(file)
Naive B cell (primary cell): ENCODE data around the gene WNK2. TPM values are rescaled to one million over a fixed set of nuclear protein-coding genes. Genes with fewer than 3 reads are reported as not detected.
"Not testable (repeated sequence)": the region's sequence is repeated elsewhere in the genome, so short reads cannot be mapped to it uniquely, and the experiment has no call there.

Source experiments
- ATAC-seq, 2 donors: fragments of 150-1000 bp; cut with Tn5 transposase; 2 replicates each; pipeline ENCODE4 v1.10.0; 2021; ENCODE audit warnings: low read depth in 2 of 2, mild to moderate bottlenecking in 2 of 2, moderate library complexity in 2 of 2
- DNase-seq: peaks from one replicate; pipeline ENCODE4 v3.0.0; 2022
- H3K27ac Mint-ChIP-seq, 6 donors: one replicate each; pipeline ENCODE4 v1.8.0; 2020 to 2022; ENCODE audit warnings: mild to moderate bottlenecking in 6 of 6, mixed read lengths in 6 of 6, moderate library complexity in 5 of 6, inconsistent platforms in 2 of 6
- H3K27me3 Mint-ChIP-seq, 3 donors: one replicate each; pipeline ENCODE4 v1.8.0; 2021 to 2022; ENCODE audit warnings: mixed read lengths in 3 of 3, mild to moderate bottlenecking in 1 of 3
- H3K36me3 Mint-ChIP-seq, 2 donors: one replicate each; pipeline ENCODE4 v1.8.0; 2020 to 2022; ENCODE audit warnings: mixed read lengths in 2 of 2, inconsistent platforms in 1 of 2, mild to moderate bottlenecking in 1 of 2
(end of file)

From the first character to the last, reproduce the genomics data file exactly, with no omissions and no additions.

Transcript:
Naive B cell (primary cell): ENCODE data around the gene WNK2. TPM values are rescaled to one million over a fixed set of nuclear protein-coding genes. Genes with fewer than 3 reads are reported as not detected.
"Not testable (repeated sequence)": the region's sequence is repeated elsewhere in the genome, so short reads cannot be mapped to it uniquely, and the experiment has no call there.

Source experiments
- ATAC-seq, 2 donors: fragments of 150-1000 bp; cut with Tn5 transposase; 2 replicates each; pipeline ENCODE4 v1.10.0; 2021; ENCODE audit warnings: low read depth in 2 of 2, mild to moderate bottlenecking in 2 of 2, moderate library complexity in 2 of 2
- DNase-seq: peaks from one replicate; pipeline ENCODE4 v3.0.0; 2022
- H3K27ac Mint-ChIP-seq, 6 donors: one replicate each; pipeline ENCODE4 v1.8.0; 2020 to 2022; ENCODE audit warnings: mild to moderate bottlenecking in 6 of 6, mixed read lengths in 6 of 6, moderate library complexity in 5 of 6, inconsistent platforms in 2 of 6
- H3K27me3 Mint-ChIP-seq, 3 donors: one replicate each; pipeline ENCODE4 v1.8.0; 2021 to 2022; ENCODE audit warnings: mixed read lengths in 3 of 3, mild to moderate bottlenecking in 1 of 3
- H3K36me3 Mint-ChIP-seq, 2 donors: one replicate each; pipeline ENCODE4 v1.8.0; 2020 to 2022; ENCODE audit warnings: mixed read lengths in 2 of 2, inconsistent platforms in 1 of 2, mild to moderate bottlenecking in 1 of 2